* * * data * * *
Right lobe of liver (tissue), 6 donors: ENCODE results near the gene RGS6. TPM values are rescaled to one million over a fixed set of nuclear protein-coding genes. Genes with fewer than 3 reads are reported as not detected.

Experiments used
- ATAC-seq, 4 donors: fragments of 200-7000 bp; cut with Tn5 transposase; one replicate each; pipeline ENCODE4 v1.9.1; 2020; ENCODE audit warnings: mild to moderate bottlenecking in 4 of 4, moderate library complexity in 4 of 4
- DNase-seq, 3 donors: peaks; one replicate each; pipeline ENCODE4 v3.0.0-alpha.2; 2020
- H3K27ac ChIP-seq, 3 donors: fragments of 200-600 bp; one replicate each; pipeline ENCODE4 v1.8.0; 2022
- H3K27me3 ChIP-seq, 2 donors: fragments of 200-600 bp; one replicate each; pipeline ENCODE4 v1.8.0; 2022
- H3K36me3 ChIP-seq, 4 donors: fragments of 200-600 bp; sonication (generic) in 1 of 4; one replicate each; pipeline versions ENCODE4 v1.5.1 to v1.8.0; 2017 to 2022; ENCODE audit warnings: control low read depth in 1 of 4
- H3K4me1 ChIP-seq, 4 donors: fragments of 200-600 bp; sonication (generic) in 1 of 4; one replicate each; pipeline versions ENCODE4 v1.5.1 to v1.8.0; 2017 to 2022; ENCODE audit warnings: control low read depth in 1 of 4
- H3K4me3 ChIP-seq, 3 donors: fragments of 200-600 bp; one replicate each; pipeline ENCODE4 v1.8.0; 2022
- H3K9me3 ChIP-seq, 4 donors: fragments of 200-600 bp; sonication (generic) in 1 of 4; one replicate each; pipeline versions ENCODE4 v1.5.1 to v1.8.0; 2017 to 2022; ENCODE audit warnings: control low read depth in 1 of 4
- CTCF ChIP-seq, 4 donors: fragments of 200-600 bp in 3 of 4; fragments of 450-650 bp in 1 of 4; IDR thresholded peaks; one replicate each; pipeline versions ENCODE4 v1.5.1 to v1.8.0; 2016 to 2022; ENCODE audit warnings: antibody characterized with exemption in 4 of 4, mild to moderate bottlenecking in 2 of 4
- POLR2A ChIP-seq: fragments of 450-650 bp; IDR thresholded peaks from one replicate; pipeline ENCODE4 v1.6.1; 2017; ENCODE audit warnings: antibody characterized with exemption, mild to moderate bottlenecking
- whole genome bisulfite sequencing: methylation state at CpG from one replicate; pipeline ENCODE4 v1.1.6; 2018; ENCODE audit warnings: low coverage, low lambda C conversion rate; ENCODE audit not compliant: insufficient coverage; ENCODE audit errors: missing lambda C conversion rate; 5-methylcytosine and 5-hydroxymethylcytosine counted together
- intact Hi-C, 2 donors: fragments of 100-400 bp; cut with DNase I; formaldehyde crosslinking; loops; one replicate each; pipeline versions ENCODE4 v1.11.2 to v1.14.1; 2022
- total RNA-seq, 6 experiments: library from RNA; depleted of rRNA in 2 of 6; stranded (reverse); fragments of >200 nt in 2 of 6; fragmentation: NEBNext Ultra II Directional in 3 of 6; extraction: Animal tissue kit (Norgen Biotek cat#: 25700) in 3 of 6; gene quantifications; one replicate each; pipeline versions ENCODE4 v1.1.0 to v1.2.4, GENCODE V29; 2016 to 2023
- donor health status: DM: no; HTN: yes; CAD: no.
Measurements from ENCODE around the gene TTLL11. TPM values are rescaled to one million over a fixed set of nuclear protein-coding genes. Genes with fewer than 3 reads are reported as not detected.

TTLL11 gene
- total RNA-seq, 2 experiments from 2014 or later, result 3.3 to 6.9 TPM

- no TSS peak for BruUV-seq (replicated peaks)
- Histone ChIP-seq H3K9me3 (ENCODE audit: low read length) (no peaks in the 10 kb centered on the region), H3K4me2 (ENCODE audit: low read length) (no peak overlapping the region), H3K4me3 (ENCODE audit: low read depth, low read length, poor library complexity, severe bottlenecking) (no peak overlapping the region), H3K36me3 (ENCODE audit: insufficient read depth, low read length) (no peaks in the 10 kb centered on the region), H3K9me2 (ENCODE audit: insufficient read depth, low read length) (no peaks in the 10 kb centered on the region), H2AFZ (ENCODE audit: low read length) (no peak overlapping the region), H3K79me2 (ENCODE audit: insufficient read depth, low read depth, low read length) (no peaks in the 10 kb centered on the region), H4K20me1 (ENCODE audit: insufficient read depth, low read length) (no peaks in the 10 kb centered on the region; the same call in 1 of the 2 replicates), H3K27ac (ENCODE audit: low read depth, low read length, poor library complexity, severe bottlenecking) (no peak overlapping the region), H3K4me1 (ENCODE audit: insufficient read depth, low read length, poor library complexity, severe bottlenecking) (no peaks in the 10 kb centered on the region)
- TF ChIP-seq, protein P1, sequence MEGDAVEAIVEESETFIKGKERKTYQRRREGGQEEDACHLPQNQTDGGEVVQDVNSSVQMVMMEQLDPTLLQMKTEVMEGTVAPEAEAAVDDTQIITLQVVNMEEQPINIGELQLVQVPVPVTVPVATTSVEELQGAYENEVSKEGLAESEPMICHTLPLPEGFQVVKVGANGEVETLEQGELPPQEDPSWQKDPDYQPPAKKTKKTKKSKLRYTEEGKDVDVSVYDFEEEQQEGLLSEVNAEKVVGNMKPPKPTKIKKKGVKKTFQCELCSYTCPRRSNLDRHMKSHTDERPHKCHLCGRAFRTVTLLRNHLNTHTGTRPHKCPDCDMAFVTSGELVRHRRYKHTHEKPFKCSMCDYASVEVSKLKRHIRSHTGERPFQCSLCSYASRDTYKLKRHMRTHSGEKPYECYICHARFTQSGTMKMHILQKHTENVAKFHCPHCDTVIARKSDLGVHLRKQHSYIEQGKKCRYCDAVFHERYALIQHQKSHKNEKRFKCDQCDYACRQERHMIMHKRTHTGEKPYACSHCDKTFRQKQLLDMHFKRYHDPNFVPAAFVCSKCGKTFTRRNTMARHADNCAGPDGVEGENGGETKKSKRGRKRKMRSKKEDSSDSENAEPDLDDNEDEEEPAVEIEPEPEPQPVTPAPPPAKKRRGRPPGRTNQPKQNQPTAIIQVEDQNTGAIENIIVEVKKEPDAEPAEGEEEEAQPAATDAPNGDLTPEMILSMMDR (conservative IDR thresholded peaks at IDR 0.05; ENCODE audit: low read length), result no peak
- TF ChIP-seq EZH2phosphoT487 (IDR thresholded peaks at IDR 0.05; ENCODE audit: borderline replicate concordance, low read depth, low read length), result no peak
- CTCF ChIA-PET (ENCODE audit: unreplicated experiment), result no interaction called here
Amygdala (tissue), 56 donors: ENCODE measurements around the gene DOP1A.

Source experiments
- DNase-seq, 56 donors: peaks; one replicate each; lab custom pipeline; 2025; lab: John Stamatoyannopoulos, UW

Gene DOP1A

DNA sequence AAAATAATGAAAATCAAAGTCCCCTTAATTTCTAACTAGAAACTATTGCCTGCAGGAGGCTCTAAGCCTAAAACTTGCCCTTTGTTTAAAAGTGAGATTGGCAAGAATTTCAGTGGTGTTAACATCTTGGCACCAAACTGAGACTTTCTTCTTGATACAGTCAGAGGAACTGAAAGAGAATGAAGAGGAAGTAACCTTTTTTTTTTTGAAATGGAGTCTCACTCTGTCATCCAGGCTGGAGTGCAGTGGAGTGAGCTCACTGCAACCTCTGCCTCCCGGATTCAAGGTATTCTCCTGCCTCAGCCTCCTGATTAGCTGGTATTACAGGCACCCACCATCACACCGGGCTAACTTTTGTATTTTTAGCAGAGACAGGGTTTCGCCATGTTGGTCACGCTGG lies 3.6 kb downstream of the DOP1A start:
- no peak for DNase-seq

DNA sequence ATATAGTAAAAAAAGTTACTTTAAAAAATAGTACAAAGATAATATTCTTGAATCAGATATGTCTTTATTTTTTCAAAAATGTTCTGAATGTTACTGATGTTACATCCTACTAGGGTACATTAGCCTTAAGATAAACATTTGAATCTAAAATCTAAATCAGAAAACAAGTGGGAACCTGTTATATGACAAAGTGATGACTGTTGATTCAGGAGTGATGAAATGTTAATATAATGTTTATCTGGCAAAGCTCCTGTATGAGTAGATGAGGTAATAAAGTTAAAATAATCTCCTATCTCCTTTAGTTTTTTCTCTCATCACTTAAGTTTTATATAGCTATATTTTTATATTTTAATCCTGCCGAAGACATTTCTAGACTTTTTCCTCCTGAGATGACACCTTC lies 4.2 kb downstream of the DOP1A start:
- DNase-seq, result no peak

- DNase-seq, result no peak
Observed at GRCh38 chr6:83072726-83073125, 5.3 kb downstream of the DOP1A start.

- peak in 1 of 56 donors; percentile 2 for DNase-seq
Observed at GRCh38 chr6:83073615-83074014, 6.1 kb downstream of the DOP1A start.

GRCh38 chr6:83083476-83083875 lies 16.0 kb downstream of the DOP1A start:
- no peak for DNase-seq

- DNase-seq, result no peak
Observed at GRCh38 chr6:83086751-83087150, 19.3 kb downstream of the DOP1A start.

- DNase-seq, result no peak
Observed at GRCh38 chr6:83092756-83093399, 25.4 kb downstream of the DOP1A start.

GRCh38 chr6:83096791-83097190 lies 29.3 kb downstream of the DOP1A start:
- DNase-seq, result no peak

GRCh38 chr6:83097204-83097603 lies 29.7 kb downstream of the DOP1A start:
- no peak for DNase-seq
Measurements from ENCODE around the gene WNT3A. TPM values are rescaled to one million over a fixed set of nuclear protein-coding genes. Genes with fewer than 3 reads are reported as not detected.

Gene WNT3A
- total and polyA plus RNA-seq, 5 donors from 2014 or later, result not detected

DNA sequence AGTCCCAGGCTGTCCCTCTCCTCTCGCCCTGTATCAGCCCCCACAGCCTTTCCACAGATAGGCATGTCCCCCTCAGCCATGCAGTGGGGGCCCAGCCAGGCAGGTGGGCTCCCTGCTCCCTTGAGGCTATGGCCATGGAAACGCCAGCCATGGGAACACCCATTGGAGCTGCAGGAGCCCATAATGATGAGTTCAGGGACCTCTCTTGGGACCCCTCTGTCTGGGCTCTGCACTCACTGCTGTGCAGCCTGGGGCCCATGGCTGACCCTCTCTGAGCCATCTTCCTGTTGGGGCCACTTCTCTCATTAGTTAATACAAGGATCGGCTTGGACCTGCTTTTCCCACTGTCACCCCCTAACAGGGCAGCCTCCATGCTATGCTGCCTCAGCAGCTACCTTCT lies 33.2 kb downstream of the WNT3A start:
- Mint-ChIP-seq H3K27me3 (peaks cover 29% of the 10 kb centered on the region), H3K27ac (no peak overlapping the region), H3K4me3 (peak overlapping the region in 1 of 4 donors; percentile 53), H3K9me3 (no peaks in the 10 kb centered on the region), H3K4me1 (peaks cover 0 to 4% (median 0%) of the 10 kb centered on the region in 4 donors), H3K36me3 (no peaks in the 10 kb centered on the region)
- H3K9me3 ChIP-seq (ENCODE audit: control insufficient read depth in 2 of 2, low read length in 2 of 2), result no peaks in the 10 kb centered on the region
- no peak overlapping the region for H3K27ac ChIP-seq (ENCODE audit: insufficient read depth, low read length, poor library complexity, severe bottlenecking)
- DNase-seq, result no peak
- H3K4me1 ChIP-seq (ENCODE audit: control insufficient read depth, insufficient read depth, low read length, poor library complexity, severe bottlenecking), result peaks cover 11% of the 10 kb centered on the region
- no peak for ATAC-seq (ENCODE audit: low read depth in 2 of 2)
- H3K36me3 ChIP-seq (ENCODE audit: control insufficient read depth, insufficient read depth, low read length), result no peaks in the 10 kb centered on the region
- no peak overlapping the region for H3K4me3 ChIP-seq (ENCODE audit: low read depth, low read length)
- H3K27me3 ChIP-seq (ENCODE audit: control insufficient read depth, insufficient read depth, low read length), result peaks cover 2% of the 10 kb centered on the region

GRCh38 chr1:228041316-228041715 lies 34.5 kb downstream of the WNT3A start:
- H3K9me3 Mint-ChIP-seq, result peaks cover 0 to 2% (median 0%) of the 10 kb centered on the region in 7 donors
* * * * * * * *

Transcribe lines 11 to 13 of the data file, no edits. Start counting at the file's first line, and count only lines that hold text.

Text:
- CTCF ChIP-seq, 4 donors: fragments of 200-600 bp in 3 of 4; fragments of 450-650 bp in 1 of 4; IDR thresholded peaks; one replicate each; pipeline versions ENCODE4 v1.5.1 to v1.8.0; 2016 to 2022; ENCODE audit warnings: antibody characterized with exemption in 4 of 4, mild to moderate bottlenecking in 2 of 4
- POLR2A ChIP-seq: fragments of 450-650 bp; IDR thresholded peaks from one replicate; pipeline ENCODE4 v1.6.1; 2017; ENCODE audit warnings: antibody characterized with exemption, mild to moderate bottlenecking
- whole genome bisulfite sequencing: methylation state at CpG from one replicate; pipeline ENCODE4 v1.1.6; 2018; ENCODE audit warnings: low coverage, low lambda C conversion rate; ENCODE audit not compliant: insufficient coverage; ENCODE audit errors: missing lambda C conversion rate; 5-methylcytosine and 5-hydroxymethylcytosine counted together